The 4 essential web writing tips

Paul Boag

A website without words would be like Jonathon Ross – entirely pointless and a total waste of money. So it’s crucial to get those words right.

Here are the 4 most important tips for writing good web copy.

1. Write and edit specifically for the web

Don’t lift text off a printed brochure and stick it straight on a website, especially if it’s meaningless. We call this McContent because it fills a space but ultimately doesn’t give you anything except a vague sense of unpleasantness.

Here’s an example from a holiday cottage company website:

Lose yourself. Find yourself. Discover who you are again.

I have no idea what that means, or if I need to bring towels. A better sentence might tell me why the place is so relaxing – it’s in a National Park and has a spa, if you’re interested.

How to do this: As a general rule, cut the copy in half and get rid of anything you don’t understand.

2. Break it up

Look at The Sun. It has a reading age of 12, which is what you usually need to aim for on a website. The sentences and paragraphs are short. Subheadings are used a lot. They avoid any long or difficult words (an exception being this recent headline: ‘Sex with Jordan? That is out of the equestrian.’).

How to do this: Have a look at your copy and see where you can break it. Where can you start a new sentence? Could you split that paragraph into two? Could you substitute a shorter word?

3. Try to make your copy about the reader

I think this is quite hard, because my own thoughts and opinions are so much more interesting than anyone else’s. I’m proving this point in these sentences, talking about me instead of you. A better way of putting it would be:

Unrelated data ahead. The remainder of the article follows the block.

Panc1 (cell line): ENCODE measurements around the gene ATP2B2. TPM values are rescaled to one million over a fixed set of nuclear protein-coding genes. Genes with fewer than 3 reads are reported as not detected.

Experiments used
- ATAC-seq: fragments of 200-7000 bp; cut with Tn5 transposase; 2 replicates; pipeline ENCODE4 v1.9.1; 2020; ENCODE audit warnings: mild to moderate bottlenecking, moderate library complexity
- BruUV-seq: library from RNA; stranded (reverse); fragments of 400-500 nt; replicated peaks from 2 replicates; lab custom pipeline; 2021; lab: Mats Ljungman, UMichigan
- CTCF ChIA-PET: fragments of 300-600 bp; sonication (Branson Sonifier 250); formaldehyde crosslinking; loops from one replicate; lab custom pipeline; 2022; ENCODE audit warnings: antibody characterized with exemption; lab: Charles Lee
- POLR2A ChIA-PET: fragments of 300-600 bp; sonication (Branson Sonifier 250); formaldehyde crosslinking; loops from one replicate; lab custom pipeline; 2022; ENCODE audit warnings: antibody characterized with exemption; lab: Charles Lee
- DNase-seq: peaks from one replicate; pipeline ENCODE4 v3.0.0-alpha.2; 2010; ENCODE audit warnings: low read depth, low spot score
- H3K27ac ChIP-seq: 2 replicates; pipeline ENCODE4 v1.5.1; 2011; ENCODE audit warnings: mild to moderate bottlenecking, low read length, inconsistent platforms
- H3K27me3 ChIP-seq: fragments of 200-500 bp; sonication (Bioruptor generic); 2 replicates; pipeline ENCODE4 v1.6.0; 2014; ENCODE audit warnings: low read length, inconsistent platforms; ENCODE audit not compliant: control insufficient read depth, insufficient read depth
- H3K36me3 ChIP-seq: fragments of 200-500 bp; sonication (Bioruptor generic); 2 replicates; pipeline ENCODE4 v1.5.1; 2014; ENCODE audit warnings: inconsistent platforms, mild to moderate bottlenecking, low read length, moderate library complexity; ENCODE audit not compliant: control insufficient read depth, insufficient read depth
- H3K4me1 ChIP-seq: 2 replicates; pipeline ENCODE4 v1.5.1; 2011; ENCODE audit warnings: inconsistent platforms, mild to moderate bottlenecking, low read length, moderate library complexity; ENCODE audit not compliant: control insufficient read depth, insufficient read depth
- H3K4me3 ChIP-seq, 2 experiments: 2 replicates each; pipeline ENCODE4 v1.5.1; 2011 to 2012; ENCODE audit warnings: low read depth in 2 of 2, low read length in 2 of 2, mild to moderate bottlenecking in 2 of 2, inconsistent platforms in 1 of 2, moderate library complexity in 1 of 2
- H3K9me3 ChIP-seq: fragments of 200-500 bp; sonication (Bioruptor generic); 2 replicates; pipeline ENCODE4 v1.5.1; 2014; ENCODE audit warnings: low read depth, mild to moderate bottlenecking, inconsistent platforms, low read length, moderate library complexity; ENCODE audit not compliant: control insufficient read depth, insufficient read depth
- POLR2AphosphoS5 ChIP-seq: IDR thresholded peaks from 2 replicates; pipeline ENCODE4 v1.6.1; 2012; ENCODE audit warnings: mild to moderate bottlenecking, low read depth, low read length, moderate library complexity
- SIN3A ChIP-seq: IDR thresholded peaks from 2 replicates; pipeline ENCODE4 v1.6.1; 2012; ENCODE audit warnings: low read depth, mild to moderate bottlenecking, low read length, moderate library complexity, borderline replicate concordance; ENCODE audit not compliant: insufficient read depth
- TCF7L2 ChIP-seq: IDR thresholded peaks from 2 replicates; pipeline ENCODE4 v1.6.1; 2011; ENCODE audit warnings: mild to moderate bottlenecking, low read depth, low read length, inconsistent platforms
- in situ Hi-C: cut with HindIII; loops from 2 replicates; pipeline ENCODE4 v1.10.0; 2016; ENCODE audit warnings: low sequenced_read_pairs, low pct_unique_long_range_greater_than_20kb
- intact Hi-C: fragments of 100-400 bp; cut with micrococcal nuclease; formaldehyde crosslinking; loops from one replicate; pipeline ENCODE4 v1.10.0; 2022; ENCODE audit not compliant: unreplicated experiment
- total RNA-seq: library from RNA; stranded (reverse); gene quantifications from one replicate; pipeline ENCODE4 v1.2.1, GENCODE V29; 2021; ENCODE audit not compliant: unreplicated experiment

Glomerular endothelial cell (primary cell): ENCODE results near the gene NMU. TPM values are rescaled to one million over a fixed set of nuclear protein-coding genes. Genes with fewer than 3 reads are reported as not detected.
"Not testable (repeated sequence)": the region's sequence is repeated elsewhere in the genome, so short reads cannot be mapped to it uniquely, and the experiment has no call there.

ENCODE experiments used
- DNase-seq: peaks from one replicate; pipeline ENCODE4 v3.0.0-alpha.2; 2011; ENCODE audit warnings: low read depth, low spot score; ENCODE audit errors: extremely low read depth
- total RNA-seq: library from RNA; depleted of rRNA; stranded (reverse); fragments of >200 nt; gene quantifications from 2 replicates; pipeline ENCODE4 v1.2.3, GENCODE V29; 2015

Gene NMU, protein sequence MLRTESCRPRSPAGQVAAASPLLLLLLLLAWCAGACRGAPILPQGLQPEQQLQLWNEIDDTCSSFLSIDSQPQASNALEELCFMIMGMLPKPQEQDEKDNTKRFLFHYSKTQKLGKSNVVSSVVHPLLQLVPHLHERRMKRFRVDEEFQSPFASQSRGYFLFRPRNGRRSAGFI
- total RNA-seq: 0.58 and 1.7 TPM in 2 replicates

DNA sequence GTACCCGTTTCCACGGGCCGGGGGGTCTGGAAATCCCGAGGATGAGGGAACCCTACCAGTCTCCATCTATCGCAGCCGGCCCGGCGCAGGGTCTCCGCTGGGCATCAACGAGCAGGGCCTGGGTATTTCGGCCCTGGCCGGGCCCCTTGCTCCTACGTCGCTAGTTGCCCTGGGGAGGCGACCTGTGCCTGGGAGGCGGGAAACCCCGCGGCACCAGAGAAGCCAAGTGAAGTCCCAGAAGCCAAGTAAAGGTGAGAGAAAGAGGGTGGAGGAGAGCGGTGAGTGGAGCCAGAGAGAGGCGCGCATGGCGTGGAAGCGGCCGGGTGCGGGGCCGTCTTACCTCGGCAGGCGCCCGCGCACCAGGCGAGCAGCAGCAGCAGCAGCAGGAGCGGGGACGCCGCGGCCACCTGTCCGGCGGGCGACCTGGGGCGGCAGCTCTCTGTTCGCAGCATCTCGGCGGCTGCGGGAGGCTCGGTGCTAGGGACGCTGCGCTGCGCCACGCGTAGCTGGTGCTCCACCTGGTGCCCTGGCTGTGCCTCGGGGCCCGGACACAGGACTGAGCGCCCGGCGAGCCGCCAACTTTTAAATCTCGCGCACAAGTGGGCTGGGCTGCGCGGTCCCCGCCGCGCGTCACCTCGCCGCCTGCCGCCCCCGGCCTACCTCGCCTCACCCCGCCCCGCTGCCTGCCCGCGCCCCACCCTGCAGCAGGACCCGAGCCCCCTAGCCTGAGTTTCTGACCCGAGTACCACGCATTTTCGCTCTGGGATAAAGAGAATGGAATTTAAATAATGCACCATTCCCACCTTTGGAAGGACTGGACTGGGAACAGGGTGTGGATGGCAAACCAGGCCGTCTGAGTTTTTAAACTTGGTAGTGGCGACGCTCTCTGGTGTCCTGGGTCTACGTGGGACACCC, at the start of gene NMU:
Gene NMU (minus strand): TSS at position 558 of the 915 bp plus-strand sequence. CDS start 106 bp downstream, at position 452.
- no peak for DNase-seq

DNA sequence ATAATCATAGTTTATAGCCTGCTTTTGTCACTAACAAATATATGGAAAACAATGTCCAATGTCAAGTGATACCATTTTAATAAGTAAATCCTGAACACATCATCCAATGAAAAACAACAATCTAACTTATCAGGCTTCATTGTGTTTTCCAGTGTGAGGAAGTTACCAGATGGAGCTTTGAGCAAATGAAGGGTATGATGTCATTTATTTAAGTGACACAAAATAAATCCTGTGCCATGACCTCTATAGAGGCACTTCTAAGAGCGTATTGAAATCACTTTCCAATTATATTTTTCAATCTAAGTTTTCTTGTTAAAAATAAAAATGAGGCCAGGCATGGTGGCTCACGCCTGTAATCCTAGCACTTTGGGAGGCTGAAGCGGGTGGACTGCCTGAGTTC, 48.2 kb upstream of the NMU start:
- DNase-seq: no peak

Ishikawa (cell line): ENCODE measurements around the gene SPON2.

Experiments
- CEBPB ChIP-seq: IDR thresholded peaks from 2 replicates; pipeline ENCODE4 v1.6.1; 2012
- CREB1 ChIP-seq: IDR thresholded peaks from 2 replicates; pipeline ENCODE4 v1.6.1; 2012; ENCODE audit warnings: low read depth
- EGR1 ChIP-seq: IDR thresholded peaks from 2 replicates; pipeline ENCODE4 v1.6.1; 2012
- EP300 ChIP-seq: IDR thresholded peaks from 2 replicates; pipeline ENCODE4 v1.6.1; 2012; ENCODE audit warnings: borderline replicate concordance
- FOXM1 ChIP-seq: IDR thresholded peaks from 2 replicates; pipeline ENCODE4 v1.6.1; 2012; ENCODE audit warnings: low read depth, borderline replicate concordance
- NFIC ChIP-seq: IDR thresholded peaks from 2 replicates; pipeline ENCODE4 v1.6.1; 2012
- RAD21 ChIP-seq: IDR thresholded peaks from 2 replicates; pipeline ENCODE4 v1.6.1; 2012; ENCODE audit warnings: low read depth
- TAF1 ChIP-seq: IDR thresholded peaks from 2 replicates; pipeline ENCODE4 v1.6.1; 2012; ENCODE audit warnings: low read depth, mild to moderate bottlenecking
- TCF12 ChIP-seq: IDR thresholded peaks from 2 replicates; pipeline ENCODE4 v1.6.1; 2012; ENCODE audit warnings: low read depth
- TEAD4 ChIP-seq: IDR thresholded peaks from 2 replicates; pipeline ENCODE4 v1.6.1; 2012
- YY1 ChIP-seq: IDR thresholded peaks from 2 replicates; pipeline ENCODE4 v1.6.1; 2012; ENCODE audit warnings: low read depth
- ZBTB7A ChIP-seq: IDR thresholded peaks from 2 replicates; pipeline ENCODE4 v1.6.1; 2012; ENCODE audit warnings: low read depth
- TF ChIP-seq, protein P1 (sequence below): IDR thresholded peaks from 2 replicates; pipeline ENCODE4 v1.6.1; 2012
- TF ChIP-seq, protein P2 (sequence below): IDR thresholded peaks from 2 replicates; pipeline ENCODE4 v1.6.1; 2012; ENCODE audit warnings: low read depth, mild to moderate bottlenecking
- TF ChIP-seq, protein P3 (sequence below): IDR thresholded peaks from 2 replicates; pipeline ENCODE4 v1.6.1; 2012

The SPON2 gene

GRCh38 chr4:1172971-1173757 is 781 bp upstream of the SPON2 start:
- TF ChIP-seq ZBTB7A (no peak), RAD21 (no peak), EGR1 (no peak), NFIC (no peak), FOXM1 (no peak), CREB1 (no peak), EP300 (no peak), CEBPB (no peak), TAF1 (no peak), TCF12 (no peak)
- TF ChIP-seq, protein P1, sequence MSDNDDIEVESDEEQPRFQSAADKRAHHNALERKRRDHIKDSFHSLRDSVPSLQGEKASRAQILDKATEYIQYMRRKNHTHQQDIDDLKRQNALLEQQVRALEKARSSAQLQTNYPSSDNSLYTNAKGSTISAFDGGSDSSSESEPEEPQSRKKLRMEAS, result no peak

You might find it difficult to talk about others, instead of yourself. Your thoughts and opinions are so much more interesting than anyone else’s.

How to do this: Use the We-We monitor to see much you ramble on about yourself, and how much you talk about your customer. Then turn your ‘me’ sentences into ‘you’ sentences.

4. Relax

Chill out. Being informal is fine on the web. It’s actually easier for your reader to extract the information they need from informal copy.

Here’s copy from the O2 website:

We provide mobile, fixed and broadband services in the UK…. [blah blah] … customers know us as O2.

Compare it with this from Virgin Mobile:

As a Virgin Mobile customer, you’re entitled to a whole list of privileges and special treatment that your mates would give their right arm for.

How to do this: When you write, imagine you’re chatting to your best mate’s mum or your favourite uncle. You have to be polite still, but you don’t have to talk like a government policy statement.